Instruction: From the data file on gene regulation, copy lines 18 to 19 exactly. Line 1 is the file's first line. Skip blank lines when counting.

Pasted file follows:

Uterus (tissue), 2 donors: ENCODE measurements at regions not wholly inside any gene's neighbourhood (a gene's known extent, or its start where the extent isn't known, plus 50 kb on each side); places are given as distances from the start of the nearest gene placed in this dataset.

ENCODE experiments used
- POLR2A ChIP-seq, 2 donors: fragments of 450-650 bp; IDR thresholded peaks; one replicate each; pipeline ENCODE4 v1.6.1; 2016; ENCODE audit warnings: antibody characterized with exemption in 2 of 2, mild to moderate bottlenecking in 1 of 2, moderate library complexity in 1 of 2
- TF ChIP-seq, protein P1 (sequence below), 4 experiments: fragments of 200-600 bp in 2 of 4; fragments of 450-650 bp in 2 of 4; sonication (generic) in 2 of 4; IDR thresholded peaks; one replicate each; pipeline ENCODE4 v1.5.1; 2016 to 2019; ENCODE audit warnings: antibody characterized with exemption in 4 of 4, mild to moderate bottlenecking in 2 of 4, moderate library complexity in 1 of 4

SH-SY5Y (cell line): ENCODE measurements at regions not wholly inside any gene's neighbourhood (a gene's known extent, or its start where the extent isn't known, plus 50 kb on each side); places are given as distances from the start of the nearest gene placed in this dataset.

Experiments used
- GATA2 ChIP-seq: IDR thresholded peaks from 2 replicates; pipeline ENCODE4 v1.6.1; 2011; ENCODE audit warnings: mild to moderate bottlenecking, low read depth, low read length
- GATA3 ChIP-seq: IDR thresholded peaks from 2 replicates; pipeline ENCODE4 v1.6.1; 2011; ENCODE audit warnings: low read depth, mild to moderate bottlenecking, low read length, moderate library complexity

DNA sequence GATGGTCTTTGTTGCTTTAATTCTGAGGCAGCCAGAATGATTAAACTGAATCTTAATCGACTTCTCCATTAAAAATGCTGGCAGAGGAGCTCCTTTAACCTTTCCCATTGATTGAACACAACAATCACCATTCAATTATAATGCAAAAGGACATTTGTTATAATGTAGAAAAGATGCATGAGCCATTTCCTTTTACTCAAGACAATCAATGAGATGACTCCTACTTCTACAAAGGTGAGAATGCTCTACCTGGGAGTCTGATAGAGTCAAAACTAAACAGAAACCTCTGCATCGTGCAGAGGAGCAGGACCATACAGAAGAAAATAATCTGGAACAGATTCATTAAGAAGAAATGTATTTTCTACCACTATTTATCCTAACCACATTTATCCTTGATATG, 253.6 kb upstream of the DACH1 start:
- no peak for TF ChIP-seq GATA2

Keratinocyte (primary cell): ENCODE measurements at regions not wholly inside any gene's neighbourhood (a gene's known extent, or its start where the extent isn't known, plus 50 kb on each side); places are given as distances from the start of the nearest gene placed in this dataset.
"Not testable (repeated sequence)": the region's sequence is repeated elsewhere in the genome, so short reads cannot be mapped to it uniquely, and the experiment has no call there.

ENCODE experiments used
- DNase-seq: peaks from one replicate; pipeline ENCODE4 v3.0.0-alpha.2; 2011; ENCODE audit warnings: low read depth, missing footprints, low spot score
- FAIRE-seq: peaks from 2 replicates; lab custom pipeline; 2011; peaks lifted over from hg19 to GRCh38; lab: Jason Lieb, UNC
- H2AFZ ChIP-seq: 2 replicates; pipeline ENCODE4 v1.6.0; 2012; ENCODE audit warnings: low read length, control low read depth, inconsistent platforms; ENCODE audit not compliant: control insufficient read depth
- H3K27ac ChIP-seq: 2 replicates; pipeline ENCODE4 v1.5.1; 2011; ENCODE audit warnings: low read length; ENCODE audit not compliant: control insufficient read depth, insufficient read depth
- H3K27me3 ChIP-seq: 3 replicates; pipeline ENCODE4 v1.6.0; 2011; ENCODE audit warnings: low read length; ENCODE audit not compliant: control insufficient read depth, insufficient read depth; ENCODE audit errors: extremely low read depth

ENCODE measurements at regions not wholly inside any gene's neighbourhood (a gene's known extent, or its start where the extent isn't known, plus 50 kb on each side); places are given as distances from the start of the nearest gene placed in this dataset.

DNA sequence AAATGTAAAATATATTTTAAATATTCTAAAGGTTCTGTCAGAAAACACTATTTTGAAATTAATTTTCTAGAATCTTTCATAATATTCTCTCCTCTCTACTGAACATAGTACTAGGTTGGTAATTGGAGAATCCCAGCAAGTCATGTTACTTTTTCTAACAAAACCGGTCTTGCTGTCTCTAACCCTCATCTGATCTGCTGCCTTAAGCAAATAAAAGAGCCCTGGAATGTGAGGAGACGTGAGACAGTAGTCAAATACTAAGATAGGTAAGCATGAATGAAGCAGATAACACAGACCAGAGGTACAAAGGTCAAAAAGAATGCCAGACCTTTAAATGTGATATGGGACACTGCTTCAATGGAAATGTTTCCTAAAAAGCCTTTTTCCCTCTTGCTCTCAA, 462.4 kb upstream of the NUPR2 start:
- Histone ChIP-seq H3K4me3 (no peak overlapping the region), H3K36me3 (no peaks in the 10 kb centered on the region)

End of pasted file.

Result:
- H3K27me3 ChIP-seq: 3 replicates; pipeline ENCODE4 v1.6.0; 2011; ENCODE audit warnings: low read length; ENCODE audit not compliant: control insufficient read depth, insufficient read depth; ENCODE audit errors: extremely low read depth

ENCODE measurements at regions not wholly inside any gene's neighbourhood (a gene's known extent, or its start where the extent isn't known, plus 50 kb on each side); places are given as distances from the start of the nearest gene placed in this dataset.